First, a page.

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Police Explain Revisions to Improve Property Crimes Investigation

Public safety workshop set to discuss changes, more with citizens

Release Date: 3/30/2012 12:30:00 PM

MEDIA CONTACTS: Marlene Feist, City of Spokane, (509) 625-6740 or Jennifer DeRuwe, Spokane Police Department, (509) 209-7178

The Spokane Police Department today is announcing its new approach to property crimes investigation designed to solve more crimes using available officers and resources.

100-Day Action Plan

“We are taking a data-driven, analytical approach to our work on property crimes to deliver results that will improve the safety of our citizens,” says interim Police Chief Scott Stephens. “Improving property crimes investigation is an important priority for the Mayor, the City Council, the Police Department, and our citizens.”

Improving property crimes investigation also is one of 21 action items included in the Mayor David Condon’s 100-Day Action Plan. “I have charged our Police leadership with being innovative and resourceful to make a difference on behalf of our citizens,” says Mayor Condon. “We will be tracking the success of these efforts and reporting back to our community.”

Additionally, as a part of National Crime Victims Rights Week April 23-28, the City of Spokane and Spokane Police Department are announcing plans for a Public Safety workshop that will allow citizens to discuss improvements to property crimes investigation, learn about opportunities to volunteer with SPD, and provide input on the qualities needed in a new Police Chief. The workshop will be held on Tuesday, April 24, at the West Central Community Center, 1603 N. Belt, from 7 to 8 p.m.

To improve property crimes investigation, the SPD is working smarter to solve more crimes. The approach includes using tools in a strategic way to address target areas that give us the best results.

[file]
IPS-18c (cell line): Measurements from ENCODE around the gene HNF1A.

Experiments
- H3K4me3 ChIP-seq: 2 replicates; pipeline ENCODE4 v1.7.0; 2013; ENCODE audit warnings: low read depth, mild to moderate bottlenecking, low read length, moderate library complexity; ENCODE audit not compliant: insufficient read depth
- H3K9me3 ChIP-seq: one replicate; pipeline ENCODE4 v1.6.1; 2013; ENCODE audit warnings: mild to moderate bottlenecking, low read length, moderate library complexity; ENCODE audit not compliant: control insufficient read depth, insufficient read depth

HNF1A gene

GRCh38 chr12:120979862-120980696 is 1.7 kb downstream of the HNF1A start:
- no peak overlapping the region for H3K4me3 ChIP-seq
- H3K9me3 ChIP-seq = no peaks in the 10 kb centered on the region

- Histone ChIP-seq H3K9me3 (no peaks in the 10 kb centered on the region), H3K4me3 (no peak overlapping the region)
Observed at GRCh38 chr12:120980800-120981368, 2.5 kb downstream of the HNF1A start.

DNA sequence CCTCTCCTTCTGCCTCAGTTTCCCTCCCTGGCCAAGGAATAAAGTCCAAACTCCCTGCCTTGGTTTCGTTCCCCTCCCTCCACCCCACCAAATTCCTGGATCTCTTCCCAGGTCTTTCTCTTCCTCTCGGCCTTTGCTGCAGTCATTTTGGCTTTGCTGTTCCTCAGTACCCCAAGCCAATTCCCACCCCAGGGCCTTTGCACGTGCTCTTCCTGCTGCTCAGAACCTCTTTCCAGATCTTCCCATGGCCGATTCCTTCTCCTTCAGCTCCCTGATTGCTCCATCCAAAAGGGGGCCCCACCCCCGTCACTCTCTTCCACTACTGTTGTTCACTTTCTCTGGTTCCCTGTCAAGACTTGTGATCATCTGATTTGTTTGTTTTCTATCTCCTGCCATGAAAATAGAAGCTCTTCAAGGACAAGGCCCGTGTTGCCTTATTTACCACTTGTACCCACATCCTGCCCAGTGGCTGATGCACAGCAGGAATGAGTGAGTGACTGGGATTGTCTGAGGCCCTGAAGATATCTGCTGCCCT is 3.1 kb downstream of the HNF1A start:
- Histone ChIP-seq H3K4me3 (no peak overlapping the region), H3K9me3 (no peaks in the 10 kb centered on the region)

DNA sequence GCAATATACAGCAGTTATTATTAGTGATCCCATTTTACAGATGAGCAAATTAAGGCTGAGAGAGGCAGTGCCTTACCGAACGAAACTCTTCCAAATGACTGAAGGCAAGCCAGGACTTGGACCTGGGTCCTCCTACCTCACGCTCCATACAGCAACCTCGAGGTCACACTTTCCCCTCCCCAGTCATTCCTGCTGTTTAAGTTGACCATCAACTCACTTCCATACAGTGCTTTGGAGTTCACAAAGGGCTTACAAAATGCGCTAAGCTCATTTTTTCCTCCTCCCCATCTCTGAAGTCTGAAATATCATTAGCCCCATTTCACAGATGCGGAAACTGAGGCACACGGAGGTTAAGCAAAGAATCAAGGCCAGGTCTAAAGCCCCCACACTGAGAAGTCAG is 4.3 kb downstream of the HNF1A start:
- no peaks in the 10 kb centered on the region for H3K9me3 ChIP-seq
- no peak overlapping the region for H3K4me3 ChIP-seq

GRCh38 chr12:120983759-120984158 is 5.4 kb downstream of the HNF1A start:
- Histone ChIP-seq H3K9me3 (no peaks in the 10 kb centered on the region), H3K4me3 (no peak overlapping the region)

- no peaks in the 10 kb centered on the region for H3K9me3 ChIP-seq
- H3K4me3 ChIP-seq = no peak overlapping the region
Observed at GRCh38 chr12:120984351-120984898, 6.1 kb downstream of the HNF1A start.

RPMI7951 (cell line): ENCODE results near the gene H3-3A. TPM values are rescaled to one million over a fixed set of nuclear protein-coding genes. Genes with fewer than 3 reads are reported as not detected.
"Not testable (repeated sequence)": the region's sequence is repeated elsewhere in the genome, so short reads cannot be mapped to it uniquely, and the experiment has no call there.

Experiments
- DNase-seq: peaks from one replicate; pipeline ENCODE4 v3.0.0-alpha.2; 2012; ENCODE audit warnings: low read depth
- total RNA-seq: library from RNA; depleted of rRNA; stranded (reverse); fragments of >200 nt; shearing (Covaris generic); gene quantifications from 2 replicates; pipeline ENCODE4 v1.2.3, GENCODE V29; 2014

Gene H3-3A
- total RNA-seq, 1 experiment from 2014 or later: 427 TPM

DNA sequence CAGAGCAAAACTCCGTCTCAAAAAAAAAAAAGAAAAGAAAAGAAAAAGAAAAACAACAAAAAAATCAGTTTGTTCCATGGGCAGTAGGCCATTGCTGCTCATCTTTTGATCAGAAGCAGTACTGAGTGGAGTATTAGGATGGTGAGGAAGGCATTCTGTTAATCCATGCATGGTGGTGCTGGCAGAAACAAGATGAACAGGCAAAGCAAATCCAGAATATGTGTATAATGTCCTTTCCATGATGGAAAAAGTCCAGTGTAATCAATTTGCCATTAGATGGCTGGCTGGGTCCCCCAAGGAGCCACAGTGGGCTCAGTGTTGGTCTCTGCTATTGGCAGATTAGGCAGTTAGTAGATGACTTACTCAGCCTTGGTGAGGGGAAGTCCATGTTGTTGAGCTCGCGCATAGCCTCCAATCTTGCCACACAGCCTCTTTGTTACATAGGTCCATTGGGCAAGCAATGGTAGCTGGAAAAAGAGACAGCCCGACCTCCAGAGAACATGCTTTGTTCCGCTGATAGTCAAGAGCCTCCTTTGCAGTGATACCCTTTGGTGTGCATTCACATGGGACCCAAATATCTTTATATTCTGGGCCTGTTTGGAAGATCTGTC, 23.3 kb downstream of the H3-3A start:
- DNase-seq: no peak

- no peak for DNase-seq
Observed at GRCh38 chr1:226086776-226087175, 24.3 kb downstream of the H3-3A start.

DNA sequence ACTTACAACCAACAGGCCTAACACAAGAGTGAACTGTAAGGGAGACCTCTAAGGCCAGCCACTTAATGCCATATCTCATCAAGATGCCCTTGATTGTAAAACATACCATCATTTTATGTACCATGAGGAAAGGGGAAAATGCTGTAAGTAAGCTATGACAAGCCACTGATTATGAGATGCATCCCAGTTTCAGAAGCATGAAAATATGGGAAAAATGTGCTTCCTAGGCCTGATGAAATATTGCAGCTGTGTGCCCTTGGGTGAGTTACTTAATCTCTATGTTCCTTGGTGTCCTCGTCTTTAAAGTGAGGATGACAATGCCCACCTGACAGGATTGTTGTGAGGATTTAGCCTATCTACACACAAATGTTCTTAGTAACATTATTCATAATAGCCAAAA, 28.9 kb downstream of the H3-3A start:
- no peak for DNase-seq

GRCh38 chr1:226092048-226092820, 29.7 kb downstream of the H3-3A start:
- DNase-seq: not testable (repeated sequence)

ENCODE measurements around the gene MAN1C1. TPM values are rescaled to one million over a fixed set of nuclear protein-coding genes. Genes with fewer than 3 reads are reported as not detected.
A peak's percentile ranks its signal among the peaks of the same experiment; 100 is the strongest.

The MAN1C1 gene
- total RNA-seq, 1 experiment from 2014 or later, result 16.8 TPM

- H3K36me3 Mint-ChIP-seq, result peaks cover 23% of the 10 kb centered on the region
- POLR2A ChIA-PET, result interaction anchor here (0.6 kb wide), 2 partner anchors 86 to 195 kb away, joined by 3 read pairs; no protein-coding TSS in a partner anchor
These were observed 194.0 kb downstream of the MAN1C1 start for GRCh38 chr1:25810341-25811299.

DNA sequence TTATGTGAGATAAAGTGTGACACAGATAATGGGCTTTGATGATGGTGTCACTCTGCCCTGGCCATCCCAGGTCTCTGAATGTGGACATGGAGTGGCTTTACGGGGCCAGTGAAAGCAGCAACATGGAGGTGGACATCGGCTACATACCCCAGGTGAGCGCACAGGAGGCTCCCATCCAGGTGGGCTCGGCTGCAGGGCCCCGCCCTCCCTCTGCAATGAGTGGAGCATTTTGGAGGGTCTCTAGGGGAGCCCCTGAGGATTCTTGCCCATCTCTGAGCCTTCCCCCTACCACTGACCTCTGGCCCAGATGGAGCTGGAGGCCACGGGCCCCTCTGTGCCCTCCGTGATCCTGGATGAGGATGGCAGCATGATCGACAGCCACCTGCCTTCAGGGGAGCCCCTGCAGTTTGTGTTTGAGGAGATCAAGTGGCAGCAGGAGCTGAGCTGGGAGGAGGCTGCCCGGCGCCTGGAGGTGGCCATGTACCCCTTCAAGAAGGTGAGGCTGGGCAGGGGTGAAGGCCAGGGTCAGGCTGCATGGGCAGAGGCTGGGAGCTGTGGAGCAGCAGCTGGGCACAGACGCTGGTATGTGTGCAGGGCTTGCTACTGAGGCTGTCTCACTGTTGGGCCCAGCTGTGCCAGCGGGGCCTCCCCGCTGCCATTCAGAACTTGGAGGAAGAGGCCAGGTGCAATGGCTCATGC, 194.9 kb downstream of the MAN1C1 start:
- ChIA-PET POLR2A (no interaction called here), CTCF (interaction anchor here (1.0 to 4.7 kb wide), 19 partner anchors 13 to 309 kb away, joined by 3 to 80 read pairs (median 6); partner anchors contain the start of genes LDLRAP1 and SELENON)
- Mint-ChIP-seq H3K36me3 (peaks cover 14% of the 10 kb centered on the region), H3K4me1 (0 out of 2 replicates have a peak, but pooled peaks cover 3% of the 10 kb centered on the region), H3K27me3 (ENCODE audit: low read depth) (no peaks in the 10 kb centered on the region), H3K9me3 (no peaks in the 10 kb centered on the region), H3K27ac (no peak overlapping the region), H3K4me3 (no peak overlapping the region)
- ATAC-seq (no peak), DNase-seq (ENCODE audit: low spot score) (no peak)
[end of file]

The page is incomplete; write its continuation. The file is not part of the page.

Work is focusing on:

  • Repeat or prolific offenders. Repeat offenders are responsible for significant numbers of crime. Concentrating on these individuals makes an impact on crime immediately.
  • Specific crime trends. Police are identifying patterns and crime trends quickly and can address numbers of crimes at once, making a larger impact. Citizens should report all crimes to assist analysts in establishing trends and patterns.
  • Geographic hot spots. Starting April 1, the SPD will launch a pilot project to focus efforts geographically.

That pilot project, Focused Area Emphasis, calls for officers to patrol areas with historically high levels of property crime and related calls for police service during their uncommitted time in increments of 10 to 15 minutes. The pilot program will focus on a couple of areas and run through the end of the year.

Other cities have had tremendous success with this approach since they found that a few problem areas often account for significant calls for service. When analyzing data for Spokane, the City found that 50 percent of the SPD’s calls for service occurred in 6.5 percent of the City’s 17,000 blocks.

To make these efforts successful, the SPD is working to use its tools—people, partnerships, and technology—more effectively.

property crimes patrol car